The Measurement by Airborne Synthetic Aperture Radar (SAR) of Disturbance Within the Nasca World Heritage Site

Bruce D. Chapman, Douglas C. Comer, Johny A. Isla, Helaine Silverman

Research output: Contribution to journalArticle

Abstract

In this paper we report on our use of Synthetic Aperture Radar (SAR) as a means of monitoring the Lines and Geoglyphs of Nasca and Pampas de Jumana World Heritage Site in Peru, where the colossal ground drawings, popularly known as the Nasca Lines, are found. Our research to date indicates that the environment in which the Nasca geoglyphs are found, and the nature of the geoglyphs themselves, are suited perfectly for investigation by SAR. SAR also provides a new and valuable tool for understanding the human activities and natural processes that have damaged the geoglyphs and which, unchecked, will continue to do so in the future. Further, SAR can be used to categorize geoglyphs according to structural differences and similarities in ways that have heretofore not been possible, thereby serving as a basis for a geoglyph catalogue.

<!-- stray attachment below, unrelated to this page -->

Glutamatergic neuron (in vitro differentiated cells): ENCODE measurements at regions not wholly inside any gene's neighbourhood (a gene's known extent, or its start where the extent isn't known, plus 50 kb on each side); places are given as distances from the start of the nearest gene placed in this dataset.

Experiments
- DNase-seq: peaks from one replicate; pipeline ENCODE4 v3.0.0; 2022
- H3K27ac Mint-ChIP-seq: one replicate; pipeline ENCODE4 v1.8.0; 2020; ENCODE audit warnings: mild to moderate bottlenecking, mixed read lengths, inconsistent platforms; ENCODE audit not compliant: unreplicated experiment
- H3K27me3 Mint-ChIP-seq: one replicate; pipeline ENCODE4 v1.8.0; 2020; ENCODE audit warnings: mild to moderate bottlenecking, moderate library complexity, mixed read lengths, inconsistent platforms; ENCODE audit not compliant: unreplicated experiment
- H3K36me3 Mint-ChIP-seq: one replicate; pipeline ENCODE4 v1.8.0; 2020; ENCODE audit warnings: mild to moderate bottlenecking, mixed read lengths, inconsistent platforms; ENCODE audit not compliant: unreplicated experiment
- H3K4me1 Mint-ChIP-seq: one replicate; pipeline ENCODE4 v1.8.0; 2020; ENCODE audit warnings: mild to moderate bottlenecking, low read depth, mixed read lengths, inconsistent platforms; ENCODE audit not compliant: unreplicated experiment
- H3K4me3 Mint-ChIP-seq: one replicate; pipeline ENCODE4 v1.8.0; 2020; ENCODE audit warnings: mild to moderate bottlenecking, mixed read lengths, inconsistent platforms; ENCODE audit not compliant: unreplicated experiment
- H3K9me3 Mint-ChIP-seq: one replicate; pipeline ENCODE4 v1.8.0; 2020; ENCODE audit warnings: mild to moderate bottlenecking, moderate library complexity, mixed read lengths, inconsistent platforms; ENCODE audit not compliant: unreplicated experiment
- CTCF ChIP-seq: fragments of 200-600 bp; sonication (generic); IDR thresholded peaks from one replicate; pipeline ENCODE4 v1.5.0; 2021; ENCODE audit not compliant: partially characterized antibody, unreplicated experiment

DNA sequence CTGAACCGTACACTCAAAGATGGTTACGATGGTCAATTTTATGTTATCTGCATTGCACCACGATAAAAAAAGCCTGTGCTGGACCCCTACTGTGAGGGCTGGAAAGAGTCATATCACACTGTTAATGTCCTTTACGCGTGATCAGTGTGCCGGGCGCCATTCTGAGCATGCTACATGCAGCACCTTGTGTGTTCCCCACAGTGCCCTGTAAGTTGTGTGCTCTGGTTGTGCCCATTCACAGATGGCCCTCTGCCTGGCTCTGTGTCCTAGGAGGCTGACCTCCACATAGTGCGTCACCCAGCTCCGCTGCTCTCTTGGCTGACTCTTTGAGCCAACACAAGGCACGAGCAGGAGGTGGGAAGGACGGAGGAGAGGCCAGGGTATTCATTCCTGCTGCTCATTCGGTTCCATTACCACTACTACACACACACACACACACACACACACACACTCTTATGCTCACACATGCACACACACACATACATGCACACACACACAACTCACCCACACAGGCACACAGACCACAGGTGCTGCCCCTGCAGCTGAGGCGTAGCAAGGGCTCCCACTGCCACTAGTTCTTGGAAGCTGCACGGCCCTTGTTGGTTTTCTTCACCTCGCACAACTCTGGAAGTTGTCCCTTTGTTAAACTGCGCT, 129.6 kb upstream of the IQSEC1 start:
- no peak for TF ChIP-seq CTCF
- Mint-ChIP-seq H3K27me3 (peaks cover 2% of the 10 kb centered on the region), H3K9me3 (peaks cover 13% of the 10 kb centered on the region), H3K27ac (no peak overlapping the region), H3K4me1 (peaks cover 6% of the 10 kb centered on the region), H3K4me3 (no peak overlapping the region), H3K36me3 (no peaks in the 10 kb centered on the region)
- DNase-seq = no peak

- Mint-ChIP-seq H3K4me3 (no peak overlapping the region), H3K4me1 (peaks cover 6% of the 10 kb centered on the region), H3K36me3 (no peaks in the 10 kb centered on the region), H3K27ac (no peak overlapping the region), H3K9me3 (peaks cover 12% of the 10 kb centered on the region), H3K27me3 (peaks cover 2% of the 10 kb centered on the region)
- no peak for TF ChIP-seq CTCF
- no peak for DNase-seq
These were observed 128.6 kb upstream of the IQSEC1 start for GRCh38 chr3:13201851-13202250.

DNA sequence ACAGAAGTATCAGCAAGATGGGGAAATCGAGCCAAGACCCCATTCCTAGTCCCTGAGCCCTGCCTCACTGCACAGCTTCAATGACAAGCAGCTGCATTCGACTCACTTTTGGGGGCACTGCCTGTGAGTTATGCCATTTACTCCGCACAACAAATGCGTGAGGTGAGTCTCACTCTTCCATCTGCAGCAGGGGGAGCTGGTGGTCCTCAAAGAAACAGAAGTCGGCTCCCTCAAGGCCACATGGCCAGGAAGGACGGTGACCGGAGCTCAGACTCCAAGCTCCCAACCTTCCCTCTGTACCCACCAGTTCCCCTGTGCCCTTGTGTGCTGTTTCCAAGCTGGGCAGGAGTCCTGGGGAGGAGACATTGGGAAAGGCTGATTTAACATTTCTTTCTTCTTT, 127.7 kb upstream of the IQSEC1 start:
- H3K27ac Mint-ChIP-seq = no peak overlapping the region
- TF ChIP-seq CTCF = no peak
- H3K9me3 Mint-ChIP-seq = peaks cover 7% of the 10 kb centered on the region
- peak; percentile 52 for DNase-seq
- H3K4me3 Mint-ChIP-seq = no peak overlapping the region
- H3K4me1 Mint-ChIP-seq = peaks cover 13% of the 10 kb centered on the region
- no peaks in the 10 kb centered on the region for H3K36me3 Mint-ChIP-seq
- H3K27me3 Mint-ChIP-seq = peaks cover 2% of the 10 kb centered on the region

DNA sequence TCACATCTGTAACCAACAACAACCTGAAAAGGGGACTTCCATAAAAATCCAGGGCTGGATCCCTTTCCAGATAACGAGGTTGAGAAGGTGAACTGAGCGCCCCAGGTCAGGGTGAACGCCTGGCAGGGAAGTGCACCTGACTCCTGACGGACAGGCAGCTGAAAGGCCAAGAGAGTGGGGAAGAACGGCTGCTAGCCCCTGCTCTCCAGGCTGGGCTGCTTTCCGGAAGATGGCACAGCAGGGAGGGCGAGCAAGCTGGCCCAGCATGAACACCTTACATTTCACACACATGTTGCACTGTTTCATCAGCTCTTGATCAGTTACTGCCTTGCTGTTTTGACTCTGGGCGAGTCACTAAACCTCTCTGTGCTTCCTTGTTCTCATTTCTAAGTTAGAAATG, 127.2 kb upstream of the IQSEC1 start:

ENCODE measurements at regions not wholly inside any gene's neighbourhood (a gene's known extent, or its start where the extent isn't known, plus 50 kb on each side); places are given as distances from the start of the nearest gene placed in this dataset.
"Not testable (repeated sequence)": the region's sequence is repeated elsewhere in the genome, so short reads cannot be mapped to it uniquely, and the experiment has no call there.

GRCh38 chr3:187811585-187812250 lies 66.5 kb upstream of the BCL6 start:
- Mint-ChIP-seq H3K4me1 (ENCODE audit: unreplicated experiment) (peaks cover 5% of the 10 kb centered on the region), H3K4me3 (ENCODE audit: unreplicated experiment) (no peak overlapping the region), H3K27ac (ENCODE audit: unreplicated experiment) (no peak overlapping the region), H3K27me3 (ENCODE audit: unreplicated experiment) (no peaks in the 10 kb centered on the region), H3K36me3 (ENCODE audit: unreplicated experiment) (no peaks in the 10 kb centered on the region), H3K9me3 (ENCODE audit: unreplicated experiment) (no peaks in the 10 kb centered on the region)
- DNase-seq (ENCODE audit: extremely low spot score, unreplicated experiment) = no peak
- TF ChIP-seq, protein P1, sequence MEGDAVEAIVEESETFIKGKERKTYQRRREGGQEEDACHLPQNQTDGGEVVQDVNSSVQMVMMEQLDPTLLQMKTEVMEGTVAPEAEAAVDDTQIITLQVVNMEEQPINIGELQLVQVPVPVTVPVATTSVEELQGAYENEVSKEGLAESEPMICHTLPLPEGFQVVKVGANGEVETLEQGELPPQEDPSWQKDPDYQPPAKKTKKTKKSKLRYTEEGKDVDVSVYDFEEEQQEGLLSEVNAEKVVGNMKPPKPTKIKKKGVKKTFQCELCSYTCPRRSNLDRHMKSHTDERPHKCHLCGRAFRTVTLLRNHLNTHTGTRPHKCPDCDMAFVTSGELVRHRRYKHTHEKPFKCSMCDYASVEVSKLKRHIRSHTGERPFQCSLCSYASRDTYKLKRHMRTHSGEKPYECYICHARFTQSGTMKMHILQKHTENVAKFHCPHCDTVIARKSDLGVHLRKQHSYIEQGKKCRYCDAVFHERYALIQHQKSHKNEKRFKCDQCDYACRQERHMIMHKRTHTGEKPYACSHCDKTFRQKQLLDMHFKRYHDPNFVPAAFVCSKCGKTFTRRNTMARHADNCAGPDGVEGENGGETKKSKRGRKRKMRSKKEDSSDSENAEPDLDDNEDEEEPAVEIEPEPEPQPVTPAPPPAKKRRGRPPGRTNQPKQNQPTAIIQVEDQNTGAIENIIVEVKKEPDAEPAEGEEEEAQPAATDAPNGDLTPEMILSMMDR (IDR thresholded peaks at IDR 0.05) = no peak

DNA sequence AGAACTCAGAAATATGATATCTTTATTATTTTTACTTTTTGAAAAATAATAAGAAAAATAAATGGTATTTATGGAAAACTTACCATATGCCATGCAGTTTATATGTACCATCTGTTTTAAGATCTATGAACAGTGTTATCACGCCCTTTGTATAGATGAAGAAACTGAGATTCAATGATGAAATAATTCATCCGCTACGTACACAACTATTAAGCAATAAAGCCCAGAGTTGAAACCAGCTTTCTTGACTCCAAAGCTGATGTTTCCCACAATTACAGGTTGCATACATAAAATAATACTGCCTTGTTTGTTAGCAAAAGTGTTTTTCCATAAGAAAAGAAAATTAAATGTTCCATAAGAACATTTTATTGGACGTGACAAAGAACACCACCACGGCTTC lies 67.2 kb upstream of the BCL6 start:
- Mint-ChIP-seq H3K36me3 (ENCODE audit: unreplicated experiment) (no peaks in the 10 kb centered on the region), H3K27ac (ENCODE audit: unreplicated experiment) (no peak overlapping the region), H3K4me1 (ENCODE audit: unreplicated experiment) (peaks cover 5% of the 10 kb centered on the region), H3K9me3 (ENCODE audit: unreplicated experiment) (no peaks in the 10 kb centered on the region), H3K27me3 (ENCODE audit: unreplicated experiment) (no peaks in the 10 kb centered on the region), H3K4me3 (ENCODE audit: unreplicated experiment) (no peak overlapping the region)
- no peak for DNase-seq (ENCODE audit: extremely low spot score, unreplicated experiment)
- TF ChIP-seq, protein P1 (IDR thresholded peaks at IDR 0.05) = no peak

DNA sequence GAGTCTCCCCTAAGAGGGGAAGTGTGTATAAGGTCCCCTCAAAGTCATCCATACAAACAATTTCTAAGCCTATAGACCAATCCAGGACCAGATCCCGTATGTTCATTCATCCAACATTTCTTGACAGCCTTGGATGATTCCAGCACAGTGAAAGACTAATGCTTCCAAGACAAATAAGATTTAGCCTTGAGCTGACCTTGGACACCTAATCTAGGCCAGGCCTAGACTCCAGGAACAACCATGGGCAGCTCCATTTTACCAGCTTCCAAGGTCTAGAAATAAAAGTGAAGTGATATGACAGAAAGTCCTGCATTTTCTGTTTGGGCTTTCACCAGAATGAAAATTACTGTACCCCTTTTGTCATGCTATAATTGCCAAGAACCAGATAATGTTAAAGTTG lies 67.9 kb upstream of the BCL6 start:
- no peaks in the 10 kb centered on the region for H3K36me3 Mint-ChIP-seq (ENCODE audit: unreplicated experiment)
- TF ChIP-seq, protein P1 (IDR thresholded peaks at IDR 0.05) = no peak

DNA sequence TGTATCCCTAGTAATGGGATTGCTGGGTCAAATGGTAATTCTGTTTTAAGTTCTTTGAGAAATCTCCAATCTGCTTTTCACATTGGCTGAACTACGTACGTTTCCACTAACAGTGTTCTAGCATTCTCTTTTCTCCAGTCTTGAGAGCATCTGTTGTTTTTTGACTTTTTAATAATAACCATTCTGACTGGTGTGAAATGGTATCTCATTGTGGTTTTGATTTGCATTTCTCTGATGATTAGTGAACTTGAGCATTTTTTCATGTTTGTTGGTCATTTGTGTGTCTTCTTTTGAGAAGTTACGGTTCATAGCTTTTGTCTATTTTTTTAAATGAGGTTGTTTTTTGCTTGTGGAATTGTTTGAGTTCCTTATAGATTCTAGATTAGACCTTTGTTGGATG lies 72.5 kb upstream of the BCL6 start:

Original languageEnglish (US)
Pages (from-to)270-286
Number of pages17
JournalConservation and Management of Archaeological Sites
Volume17
Issue number3
DOIs
StatePublished - Aug 2015

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Keywords

  • Archaeology
  • Geoglyphs
  • Heritage management
  • Monitoring
  • Nasca
  • Remote sensing
  • Synthetic aperture radar (SAR)
  • Uninhabited aerial vehicle synthetic aperture radar (UAVSAR)
  • World Heritage Sites

ASJC Scopus subject areas

  • Conservation
  • Archaeology
  • Archaeology

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